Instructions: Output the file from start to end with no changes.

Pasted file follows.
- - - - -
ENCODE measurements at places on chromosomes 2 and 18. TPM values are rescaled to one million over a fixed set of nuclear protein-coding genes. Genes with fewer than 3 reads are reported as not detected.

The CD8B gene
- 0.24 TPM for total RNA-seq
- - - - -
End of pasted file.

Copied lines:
ENCODE measurements at places on chromosomes 2 and 18. TPM values are rescaled to one million over a fixed set of nuclear protein-coding genes. Genes with fewer than 3 reads are reported as not detected.

The CD8B gene
- 0.24 TPM for total RNA-seq